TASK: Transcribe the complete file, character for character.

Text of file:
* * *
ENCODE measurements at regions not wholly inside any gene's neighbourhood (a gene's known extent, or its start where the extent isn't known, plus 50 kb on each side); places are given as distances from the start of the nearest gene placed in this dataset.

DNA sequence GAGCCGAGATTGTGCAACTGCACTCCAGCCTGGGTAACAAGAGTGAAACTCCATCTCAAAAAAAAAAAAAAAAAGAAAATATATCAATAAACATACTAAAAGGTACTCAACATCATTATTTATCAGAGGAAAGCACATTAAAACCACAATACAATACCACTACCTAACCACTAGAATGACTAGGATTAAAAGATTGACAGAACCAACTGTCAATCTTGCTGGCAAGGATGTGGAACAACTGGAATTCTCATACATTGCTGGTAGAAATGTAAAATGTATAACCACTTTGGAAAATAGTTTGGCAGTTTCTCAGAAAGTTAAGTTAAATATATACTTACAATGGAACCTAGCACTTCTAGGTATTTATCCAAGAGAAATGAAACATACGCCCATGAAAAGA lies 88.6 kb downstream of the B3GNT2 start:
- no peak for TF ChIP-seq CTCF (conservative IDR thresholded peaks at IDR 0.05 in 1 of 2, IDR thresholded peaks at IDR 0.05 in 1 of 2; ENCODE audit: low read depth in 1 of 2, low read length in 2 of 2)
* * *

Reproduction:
ENCODE measurements at regions not wholly inside any gene's neighbourhood (a gene's known extent, or its start where the extent isn't known, plus 50 kb on each side); places are given as distances from the start of the nearest gene placed in this dataset.

DNA sequence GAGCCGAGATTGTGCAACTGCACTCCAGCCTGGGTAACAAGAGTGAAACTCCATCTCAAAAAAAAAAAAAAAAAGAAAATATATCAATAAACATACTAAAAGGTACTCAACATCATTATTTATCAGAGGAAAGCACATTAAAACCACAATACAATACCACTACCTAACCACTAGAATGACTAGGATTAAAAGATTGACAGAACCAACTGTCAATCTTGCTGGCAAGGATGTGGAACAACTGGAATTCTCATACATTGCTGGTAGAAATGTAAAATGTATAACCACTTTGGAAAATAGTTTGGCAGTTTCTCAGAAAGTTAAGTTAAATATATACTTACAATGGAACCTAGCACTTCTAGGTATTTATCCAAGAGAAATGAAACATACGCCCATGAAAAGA lies 88.6 kb downstream of the B3GNT2 start:
- no peak for TF ChIP-seq CTCF (conservative IDR thresholded peaks at IDR 0.05 in 1 of 2, IDR thresholded peaks at IDR 0.05 in 1 of 2; ENCODE audit: low read depth in 1 of 2, low read length in 2 of 2)